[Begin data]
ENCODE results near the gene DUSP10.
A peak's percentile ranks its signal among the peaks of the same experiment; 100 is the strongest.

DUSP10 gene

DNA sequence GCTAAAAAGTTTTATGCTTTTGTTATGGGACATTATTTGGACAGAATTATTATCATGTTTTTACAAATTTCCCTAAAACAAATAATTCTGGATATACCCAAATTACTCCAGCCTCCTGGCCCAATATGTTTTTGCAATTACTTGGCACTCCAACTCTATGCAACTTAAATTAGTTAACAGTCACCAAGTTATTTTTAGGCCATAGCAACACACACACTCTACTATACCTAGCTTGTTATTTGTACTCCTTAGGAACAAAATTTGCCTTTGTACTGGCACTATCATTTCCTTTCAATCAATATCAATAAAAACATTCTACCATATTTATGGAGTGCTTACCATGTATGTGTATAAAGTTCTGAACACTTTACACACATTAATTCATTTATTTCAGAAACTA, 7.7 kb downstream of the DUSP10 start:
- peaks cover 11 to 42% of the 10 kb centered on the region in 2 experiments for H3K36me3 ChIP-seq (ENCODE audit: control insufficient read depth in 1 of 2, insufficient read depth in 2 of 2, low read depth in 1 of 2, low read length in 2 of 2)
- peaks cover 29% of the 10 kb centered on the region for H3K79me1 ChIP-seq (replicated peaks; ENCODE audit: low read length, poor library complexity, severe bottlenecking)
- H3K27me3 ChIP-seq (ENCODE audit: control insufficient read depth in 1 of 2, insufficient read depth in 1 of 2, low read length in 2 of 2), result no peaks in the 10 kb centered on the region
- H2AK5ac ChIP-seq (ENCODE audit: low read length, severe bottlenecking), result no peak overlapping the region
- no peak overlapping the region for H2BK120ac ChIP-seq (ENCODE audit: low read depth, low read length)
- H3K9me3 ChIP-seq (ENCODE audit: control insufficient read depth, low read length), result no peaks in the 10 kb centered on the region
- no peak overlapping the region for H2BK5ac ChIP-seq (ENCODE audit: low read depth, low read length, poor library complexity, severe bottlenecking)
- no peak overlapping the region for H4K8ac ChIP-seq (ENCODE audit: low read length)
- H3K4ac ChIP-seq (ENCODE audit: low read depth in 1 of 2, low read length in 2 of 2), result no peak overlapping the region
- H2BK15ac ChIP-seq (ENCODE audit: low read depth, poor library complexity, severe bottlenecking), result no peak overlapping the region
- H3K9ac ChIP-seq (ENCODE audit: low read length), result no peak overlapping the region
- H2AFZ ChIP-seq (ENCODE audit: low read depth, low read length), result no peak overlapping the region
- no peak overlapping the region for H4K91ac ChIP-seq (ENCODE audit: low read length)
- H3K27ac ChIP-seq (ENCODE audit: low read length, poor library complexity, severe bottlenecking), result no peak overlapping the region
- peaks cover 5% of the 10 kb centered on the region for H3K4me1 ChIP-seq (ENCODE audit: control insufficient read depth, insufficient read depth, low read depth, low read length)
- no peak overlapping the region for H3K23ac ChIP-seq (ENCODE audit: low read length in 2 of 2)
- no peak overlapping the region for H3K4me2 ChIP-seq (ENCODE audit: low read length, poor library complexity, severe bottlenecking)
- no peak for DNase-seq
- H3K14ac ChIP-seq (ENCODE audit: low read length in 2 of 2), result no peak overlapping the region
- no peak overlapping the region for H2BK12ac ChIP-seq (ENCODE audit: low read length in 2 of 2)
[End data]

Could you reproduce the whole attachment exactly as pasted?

ENCODE results near the gene DUSP10.
A peak's percentile ranks its signal among the peaks of the same experiment; 100 is the strongest.

DUSP10 gene

DNA sequence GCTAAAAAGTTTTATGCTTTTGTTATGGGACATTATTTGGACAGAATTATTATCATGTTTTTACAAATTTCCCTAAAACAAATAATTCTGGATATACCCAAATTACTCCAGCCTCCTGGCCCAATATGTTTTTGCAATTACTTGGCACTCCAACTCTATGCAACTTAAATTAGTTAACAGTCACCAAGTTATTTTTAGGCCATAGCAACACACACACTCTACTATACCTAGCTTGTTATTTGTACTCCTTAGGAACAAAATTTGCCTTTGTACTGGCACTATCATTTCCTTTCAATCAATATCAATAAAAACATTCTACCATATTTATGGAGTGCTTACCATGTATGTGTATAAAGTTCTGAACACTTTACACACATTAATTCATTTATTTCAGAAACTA, 7.7 kb downstream of the DUSP10 start:
- peaks cover 11 to 42% of the 10 kb centered on the region in 2 experiments for H3K36me3 ChIP-seq (ENCODE audit: control insufficient read depth in 1 of 2, insufficient read depth in 2 of 2, low read depth in 1 of 2, low read length in 2 of 2)
- peaks cover 29% of the 10 kb centered on the region for H3K79me1 ChIP-seq (replicated peaks; ENCODE audit: low read length, poor library complexity, severe bottlenecking)
- H3K27me3 ChIP-seq (ENCODE audit: control insufficient read depth in 1 of 2, insufficient read depth in 1 of 2, low read length in 2 of 2), result no peaks in the 10 kb centered on the region
- H2AK5ac ChIP-seq (ENCODE audit: low read length, severe bottlenecking), result no peak overlapping the region
- no peak overlapping the region for H2BK120ac ChIP-seq (ENCODE audit: low read depth, low read length)
- H3K9me3 ChIP-seq (ENCODE audit: control insufficient read depth, low read length), result no peaks in the 10 kb centered on the region
- no peak overlapping the region for H2BK5ac ChIP-seq (ENCODE audit: low read depth, low read length, poor library complexity, severe bottlenecking)
- no peak overlapping the region for H4K8ac ChIP-seq (ENCODE audit: low read length)
- H3K4ac ChIP-seq (ENCODE audit: low read depth in 1 of 2, low read length in 2 of 2), result no peak overlapping the region
- H2BK15ac ChIP-seq (ENCODE audit: low read depth, poor library complexity, severe bottlenecking), result no peak overlapping the region
- H3K9ac ChIP-seq (ENCODE audit: low read length), result no peak overlapping the region
- H2AFZ ChIP-seq (ENCODE audit: low read depth, low read length), result no peak overlapping the region
- no peak overlapping the region for H4K91ac ChIP-seq (ENCODE audit: low read length)
- H3K27ac ChIP-seq (ENCODE audit: low read length, poor library complexity, severe bottlenecking), result no peak overlapping the region
- peaks cover 5% of the 10 kb centered on the region for H3K4me1 ChIP-seq (ENCODE audit: control insufficient read depth, insufficient read depth, low read depth, low read length)
- no peak overlapping the region for H3K23ac ChIP-seq (ENCODE audit: low read length in 2 of 2)
- no peak overlapping the region for H3K4me2 ChIP-seq (ENCODE audit: low read length, poor library complexity, severe bottlenecking)
- no peak for DNase-seq
- H3K14ac ChIP-seq (ENCODE audit: low read length in 2 of 2), result no peak overlapping the region
- no peak overlapping the region for H2BK12ac ChIP-seq (ENCODE audit: low read length in 2 of 2)